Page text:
BAR is even more intense in low-light conditions. Regardless of light conditions, the most immediate visual change during BAR is that your eye will lose its ability to maintain clear focus on targets at close distances. This phenomenon, which is magnified by darkness, means that during the first few seconds that you experience BAR you will be unable to focus on the front sight of a gun. Your visual focus will be drawn to infinity. This is sometimes referred to as getting "big eyes."

"Tunnel vision" or "perceptual narrowing" can be explained by the physiological and psychological changes that accompany BAR. As humans we have an innate tendency to narrow our attention upon a threat during extreme stress.

Visual Patience

One way to compensate for the effects of BAR in low-light conditions is to practice "visual patience," a term that I have coined to describe the act of leaving your light on long enough to identify what you are viewing. Emotions of the fight and visual patience are often mixed or confused when we attempt to analyze the high stress environment of a gunfight. I often see a lack of visual patience during live fire low-light drills and in the use of low-light force in force training scenarios.

On the live fire course, I often expose the student to multiple "bad guy" targets. Typically these are full-color realistic silhouette targets of bad guys holding a variety of weapons. But to raise the intensity of the live fire drills, I also introduce 3D mannequin targets that are dressed in clothing to add a sense of realism.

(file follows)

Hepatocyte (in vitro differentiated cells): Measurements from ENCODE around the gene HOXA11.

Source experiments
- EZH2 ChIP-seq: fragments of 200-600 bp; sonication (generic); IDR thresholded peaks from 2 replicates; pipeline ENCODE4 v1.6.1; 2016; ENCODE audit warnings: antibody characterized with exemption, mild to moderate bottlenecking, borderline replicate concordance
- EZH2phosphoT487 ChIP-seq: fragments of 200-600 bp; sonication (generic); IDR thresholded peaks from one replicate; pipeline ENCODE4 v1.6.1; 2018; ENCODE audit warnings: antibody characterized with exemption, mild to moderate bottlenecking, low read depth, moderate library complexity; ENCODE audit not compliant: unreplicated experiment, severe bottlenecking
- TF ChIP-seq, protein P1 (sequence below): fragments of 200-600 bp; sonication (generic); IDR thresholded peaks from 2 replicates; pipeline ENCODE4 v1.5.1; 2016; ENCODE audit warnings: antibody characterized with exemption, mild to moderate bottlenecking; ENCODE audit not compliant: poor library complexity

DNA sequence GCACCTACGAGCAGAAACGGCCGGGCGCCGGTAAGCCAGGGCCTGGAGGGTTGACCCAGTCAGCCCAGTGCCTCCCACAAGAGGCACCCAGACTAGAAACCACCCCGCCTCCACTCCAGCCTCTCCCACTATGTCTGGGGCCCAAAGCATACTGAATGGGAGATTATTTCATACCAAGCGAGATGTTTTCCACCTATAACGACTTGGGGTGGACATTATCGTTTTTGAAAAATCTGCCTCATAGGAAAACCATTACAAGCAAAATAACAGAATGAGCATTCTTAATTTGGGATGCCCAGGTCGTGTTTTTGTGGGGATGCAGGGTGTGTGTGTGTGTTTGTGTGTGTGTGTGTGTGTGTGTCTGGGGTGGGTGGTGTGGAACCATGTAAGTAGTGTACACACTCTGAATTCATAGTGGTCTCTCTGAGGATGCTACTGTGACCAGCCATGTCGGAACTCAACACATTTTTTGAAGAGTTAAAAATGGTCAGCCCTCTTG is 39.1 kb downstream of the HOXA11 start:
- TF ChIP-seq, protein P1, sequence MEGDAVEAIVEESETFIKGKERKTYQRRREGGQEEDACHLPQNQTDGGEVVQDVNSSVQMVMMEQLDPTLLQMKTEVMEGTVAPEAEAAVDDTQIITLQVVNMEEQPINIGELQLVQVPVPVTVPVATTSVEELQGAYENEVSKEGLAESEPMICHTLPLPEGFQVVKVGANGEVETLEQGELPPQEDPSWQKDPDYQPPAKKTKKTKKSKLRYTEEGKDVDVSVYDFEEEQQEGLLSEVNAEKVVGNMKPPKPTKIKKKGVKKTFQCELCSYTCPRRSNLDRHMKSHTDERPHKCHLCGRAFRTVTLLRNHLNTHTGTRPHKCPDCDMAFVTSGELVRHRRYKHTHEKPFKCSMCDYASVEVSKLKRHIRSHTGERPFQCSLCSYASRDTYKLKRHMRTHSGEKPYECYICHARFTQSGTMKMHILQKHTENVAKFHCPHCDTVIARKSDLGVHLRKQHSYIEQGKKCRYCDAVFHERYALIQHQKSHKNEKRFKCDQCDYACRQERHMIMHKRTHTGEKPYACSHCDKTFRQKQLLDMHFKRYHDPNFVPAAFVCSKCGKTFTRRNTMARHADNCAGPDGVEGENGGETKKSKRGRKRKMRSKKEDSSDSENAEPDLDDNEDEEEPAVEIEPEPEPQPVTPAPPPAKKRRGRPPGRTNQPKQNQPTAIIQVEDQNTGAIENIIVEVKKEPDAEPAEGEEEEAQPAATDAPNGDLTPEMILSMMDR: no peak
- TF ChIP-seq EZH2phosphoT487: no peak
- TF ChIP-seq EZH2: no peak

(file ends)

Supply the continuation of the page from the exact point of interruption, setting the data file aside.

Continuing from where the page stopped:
I sometimes replace the weapon on one of the targets with surrender hands to create a subtle change in the overall appearance of the bad guy. Students typically do not take the necessary time to make the appropriate target identification. They fail to have the visual patience to properly ID the target as a surrender target and wind up shooting a target that should have been treated as a no-shoot.


You should spend time training under similar conditions as those mentioned above. Get together with teammates and create scenarios that require visual patience. These scenarios can be practiced during live fire or conducted during briefings using airsoft or guns. The key is to make the scenarios fun and challenging in a way that you must use visual patience in order to be successful.

If conducted at the shift level, these exercises will have the additional benefits of developing teamwork, building confidence in your partners, and providing supervisors with a benchmark of the participants' collective skill levels.

Light as a Force Option

Imagine that you can disorient your suspect for five to seven seconds using only your flashlight from a distance. Would you do it? I bet you would.

You can tremendously improve your ability to win at night by placing the hot spot of your light in the suspect's eyes. By doing this, you reduce his or her ability to see you clearly and mount any type of attack as you approach.